J Med Assoc Thai 2021; 104 (7):1153-8

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Correlation between Age and Prognostic Factors in Thai Breast Cancer Women: A Single Institute Analysis
Chantharakhit C Mail

Background: Breast cancer is the most common cancer in females, especially for those in their middle age between 40 to 60 years. There are prognostic factors of breast cancer such as an intrinsic subtype called triple-negative breast cancer (TNBC), HER2 overexpression, poorly differentiated, large tumor size, axillary lymph node status, and staging. Age at diagnosis is usually associated with aggressive cancer and poorer outcomes.

Objective: To explore the age and prognostic factors for breast cancer in Thailand.

Materials and Methods: The data were collected from pathological data collection and medical records of Buddhasothorn Hospital, Chachoengsao, Thailand, between 2015 and 2018. All data were collected for studying the relationship between age at diagnosis and prognostic factors.

Results: Three hundred three cases were collected. It was found that the age between 35 to 69 years had breast cancer the most (83.83%). The intrinsic subtypes found were Hormonal receptor-positive (HR+) 67.33%, TNBC 22.11%, and HER2 overexpression 10.56%. Age under 35 years had a risk of poor prognostic factors such as poorly differentiated (OR 1.528, 95% CI 0.306 to 7.627, p=0.605), large tumor size greater than 5 cm (OR 2.145, 95% CI 0.560 to 8.221, p=0.266), and axillary lymph node metastasis (OR 1.409, 95% CI 0.345 to 5.762, p=0.633). Age of 70 years and over had more favorable prognostic factors such as well-differentiated (OR 1.691, 95% CI 0.645 to 4.436, p=0.286), no axillary lymph node metastasis (OR 1.734, 95% CI 0.886 to 3.393, p=0.108), and the HR+ subtype (OR 2.158, 95% CI 0.954 to 4.882, p=0.065). Nonetheless, the present study data did show statistical significance.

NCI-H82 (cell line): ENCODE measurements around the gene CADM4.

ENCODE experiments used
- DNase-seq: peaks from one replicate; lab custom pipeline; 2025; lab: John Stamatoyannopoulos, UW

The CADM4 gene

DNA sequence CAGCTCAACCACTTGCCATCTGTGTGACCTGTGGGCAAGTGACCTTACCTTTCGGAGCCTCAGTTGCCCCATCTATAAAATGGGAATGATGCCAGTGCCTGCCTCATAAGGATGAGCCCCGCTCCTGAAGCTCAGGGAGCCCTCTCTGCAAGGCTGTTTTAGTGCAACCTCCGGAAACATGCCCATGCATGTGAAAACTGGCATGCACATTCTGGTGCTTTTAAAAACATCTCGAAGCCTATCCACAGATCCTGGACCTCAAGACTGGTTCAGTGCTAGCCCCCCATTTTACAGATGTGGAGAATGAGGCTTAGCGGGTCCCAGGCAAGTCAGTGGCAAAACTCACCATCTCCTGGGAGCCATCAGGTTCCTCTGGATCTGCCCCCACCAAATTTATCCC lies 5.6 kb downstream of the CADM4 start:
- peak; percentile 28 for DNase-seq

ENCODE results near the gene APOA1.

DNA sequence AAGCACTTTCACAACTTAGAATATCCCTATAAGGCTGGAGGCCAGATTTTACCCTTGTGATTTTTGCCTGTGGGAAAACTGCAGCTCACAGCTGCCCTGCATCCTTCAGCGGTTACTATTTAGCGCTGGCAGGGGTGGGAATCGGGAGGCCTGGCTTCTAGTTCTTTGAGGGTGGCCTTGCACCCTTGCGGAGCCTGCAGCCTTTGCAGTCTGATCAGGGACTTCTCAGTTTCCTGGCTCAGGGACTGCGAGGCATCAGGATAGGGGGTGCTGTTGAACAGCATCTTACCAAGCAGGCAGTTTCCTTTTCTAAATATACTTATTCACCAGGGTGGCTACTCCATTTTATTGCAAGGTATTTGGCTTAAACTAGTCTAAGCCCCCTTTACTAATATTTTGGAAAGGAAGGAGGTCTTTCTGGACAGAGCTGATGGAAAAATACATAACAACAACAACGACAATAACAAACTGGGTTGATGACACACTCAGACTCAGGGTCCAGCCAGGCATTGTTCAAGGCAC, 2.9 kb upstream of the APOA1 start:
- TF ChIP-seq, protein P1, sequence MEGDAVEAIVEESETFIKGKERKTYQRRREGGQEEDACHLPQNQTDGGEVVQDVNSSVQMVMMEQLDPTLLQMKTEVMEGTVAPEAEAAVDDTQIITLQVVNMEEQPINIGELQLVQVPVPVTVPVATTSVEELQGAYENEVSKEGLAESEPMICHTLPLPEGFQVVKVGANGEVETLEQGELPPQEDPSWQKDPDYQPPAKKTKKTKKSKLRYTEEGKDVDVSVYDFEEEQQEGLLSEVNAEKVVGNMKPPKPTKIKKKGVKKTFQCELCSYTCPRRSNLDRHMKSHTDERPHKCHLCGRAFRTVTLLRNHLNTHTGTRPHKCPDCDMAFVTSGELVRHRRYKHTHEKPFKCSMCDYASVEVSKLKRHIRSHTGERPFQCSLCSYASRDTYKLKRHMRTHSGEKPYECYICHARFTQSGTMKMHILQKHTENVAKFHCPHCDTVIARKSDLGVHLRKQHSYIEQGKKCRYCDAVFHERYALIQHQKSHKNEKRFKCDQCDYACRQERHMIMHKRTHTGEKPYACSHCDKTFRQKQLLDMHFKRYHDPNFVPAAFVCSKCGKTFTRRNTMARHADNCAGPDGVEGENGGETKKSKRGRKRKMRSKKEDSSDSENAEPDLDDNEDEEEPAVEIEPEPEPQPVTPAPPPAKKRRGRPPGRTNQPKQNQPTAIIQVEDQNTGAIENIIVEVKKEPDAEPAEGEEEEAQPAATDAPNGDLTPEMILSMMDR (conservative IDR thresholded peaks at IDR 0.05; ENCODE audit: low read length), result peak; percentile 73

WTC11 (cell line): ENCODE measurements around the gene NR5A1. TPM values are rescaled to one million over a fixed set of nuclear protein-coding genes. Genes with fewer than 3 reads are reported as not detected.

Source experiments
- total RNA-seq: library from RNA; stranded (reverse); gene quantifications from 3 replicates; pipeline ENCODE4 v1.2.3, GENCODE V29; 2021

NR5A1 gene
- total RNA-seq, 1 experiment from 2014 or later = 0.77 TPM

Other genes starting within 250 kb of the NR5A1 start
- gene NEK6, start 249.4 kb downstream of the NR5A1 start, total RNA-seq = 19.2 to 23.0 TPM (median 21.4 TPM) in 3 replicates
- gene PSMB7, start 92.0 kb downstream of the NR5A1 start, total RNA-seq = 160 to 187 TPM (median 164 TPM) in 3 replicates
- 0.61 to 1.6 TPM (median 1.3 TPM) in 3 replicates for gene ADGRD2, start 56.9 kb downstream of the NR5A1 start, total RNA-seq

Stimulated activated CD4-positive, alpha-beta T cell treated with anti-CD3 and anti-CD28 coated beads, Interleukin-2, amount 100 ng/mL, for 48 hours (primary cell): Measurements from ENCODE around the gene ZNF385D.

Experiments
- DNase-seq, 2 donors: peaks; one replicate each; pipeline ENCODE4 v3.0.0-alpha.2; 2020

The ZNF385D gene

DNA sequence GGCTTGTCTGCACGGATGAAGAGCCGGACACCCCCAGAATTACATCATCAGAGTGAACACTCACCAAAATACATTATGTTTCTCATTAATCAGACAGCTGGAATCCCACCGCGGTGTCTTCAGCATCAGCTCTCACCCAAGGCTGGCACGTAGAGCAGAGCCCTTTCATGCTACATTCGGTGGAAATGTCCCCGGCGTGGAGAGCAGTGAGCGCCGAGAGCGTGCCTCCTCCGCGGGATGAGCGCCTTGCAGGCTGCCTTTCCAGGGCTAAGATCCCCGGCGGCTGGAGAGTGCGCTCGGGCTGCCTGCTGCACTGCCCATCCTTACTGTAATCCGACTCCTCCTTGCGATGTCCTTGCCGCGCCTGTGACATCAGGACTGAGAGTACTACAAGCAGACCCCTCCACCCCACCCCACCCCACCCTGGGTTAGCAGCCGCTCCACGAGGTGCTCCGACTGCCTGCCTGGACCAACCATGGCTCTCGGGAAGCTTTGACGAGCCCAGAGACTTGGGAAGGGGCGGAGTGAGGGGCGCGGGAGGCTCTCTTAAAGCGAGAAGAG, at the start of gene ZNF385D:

Conclusion: The evidence of breast cancer in Thailand found that the different age ranges affected the prognostic factors differently. Specifically, young age breast cancer had a higher risk of poor prognostic factors, whereas the elderly breast cancer was associated with more favorable prognostic factors. However, a larger number of patient data to the confirm relationship between age and prognostic factors is required.

Keywords: Breast cancer; Age-related; Prognostic factors

DOI: doi.org/10.35755/jmedassocthai.2021.07.12508

Received 22 February 2021 | Revised 1 June 2021 | Accepted 1 June 2021


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